In some jurisdictions experience as a Betting Clerk may be required. Also, a sound financial position is needed to work as a Bookmaker. Formal qualifications might be useful but aren't essential.

Applicants for a bookmaker's licence attend a series of interviews before a decision is made on their application.

The minimum age requirement is usually 18 years, and 21 years for a bookmaker in some States. You must also obtain a permit from the host racing clubs where race meetings are held. A current National Police Certificate is also required.

Falling racecourse attendance and the increase in online gambling has resulted in a reduction in the number of operating bookmakers.

Many bookmakers work part-time and have other means of employment.

Did You Know?

"The advent of radio and telephones in Australia opened the door for starting price bookies. Until 1931 Aussies were legally only allowed to make a bet with an on course bookie. However, from 1931 we saw the rise of the SP [Starting Price ] bookie throughout Australia.

Starting price bookies would often hang around pubs and clubs, conducting their business from there. Punters would not be able to get a fixed price on their bet until after the race was run, at which point the bookie would be told, via an intermediary – or runner – the average odds of each horse from a range of on course bookies.

Starting price bookies were technically illegal in Australia but flourished none the less thanks to society’s needs at the time and police corruption. One of Australia’s most colourful underworld identities through the late 1970s and 1980s, George Freeman, was reputedly an SP bookie.

From there the government got involved because as they saw it, they were missing out on massive amounts of income that could be taxed, so they decided to corner the industry by opening TAB’s. The industry slowly evolved into privatisation and online and mobile betting to form where we are now and how we bet."

(Source: Bettingsite)

Bookmaker

Judge

Personal Assistant

Corporate Trainer

Lawyer

Archivist

Marketing Officer

Management Consultant

Officer Administrator

Interpreter

Private Investigator

Librarian

Security Consultant

Receptionist

Sports Administrator

Call Centre Operator

Marketing Research Analyst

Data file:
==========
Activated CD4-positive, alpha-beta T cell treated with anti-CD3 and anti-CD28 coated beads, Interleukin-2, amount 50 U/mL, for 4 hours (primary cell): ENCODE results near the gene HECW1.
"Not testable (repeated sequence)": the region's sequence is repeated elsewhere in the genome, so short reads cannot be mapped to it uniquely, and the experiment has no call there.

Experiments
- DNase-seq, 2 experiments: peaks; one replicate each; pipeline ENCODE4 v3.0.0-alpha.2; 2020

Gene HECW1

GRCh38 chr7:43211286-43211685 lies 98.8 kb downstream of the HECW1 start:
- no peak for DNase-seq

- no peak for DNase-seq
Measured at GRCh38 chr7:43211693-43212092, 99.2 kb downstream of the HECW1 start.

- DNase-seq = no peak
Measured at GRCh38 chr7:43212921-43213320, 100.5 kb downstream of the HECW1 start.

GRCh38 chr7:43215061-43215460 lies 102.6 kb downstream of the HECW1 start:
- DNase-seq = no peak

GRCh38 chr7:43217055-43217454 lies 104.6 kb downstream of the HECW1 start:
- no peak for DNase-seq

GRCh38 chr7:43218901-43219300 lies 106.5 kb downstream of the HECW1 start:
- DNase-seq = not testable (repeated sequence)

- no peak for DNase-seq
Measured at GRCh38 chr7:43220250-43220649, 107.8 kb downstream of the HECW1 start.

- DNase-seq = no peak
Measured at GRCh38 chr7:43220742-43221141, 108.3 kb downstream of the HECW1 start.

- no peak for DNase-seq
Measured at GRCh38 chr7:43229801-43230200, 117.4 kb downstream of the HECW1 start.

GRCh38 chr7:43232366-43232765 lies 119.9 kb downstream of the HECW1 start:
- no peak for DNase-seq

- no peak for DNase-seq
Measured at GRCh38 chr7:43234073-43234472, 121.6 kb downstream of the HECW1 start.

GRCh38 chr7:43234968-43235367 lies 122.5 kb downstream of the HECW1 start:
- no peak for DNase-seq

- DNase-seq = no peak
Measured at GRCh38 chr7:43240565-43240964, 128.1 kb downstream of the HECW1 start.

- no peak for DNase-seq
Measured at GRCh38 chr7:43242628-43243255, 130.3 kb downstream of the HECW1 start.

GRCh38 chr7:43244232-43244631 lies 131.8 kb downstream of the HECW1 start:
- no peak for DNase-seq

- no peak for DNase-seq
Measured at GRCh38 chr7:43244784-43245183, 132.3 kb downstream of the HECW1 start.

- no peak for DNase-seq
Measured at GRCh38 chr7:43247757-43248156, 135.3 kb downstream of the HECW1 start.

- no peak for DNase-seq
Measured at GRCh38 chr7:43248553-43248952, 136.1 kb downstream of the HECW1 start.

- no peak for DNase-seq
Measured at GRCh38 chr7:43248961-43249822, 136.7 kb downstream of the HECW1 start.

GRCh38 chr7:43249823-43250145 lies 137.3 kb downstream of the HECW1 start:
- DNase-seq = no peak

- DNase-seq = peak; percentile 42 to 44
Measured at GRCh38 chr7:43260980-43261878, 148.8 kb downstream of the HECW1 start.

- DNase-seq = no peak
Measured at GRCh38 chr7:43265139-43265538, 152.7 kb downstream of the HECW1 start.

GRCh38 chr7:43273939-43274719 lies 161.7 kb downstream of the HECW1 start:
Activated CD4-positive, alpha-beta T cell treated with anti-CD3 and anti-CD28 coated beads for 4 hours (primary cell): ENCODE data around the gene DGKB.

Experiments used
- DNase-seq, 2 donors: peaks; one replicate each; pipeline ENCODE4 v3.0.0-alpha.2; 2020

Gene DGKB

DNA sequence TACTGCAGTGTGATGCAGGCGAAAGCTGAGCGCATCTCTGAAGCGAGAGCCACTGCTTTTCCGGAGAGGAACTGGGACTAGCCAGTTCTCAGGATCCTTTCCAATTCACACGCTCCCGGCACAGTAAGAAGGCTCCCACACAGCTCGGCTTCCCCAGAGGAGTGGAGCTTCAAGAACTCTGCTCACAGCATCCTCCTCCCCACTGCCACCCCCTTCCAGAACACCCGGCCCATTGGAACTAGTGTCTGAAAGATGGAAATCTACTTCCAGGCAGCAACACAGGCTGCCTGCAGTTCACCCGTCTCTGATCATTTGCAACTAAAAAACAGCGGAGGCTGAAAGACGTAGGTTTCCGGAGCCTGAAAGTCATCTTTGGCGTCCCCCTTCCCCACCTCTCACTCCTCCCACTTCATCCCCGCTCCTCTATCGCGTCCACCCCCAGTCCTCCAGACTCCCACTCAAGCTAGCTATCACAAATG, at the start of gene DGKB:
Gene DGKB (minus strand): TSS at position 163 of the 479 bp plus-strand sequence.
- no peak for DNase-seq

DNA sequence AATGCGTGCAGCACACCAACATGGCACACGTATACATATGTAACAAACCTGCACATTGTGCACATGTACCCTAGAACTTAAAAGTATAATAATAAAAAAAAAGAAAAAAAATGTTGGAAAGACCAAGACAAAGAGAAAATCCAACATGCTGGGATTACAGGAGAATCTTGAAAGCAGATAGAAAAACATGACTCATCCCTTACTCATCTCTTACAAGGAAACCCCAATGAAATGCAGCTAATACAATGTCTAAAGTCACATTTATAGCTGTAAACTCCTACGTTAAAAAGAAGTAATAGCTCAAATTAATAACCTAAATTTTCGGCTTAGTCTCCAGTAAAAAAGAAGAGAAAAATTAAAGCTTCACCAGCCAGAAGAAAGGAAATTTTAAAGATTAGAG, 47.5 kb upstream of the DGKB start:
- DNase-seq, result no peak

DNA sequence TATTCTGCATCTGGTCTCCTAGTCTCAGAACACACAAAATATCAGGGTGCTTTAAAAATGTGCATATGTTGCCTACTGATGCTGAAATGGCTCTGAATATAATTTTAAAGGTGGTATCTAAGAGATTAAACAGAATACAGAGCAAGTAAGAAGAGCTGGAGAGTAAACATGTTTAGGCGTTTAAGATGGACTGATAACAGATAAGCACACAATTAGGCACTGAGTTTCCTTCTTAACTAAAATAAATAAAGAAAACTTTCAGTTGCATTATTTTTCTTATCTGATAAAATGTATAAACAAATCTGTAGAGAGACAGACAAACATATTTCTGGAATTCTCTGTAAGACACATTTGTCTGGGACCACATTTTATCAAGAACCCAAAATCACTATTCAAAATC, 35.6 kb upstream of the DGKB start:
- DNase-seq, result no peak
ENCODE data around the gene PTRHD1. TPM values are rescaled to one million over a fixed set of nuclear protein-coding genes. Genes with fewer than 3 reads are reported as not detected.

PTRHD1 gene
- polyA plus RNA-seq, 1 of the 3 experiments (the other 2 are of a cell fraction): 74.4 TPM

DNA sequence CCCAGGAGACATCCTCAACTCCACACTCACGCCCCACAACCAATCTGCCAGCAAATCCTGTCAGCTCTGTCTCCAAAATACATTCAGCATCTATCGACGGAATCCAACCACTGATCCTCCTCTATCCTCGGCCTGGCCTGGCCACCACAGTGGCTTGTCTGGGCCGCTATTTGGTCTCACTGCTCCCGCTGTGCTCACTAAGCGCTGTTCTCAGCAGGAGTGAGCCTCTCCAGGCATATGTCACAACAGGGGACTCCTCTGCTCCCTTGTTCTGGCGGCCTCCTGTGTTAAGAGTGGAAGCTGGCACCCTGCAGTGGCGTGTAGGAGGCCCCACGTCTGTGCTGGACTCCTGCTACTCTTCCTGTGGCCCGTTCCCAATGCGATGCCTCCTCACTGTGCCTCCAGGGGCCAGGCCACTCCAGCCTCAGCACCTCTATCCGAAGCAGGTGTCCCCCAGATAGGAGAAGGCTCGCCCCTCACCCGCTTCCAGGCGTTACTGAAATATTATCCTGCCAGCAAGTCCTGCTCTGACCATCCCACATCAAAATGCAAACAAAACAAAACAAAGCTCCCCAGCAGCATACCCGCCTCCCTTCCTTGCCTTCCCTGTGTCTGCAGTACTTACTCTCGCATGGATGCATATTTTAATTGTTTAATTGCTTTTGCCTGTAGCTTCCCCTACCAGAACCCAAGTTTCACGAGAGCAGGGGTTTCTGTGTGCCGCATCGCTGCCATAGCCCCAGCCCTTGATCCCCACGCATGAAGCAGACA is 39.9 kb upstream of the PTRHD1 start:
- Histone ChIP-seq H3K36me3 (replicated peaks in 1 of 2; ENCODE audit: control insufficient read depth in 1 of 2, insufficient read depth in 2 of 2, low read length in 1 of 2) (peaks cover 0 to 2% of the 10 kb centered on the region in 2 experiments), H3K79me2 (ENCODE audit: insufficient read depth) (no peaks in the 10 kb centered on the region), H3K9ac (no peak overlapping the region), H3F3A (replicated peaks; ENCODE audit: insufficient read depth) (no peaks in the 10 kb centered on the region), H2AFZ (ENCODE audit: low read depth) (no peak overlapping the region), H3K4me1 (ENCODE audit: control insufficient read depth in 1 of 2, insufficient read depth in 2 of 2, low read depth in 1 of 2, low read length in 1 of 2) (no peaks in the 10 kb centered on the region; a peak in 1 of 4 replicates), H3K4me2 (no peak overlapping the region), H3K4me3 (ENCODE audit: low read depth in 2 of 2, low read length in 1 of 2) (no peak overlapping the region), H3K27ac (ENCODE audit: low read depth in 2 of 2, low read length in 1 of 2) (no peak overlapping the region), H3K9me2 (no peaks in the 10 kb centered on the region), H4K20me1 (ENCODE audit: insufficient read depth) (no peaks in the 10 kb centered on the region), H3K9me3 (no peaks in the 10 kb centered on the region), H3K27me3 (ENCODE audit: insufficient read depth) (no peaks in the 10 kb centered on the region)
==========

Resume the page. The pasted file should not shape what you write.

Hospital Administrator

Medical Administrator

Nurse Manager

Sports Centre Manager

Steward of Racing

Judge

Personal Assistant

Corporate Trainer

Lawyer

Archivist

Marketing Officer

Management Consultant

Officer Administrator

Interpreter

Private Investigator

Librarian

Security Consultant

Receptionist

Sports Administrator

Call Centre Operator

Marketing Research Analyst

Hospital Administrator

Medical Administrator

Nurse Manager

Sports Centre Manager

Steward of Racing

Bookmaker

Judge

Personal Assistant

Corporate Trainer

Lawyer

Archivist

Marketing Officer

Management Consultant

Officer Administrator

Interpreter

Private Investigator

Librarian

Security Consultant

Receptionist

Sports Administrator

Call Centre Operator

Marketing Research Analyst

Hospital Administrator

Medical Administrator

Nurse Manager

Sports Centre Manager

Steward of Racing

Bookmaker

Judge

Personal Assistant

Corporate Trainer

Lawyer

Archivist

Marketing Officer

Management Consultant

Officer Administrator

Interpreter

Private Investigator

Librarian

Security Consultant

Receptionist

Sports Administrator

Call Centre Operator

Marketing Research Analyst

Hospital Administrator

Medical Administrator

Nurse Manager

Sports Centre Manager

Steward of Racing

Bookmaker

Judge

Personal Assistant

Corporate Trainer

Lawyer

Archivist

Marketing Officer

Management Consultant

Officer Administrator

Interpreter

Private Investigator

Librarian

Security Consultant

Receptionist

Sports Administrator

Call Centre Operator

Marketing Research Analyst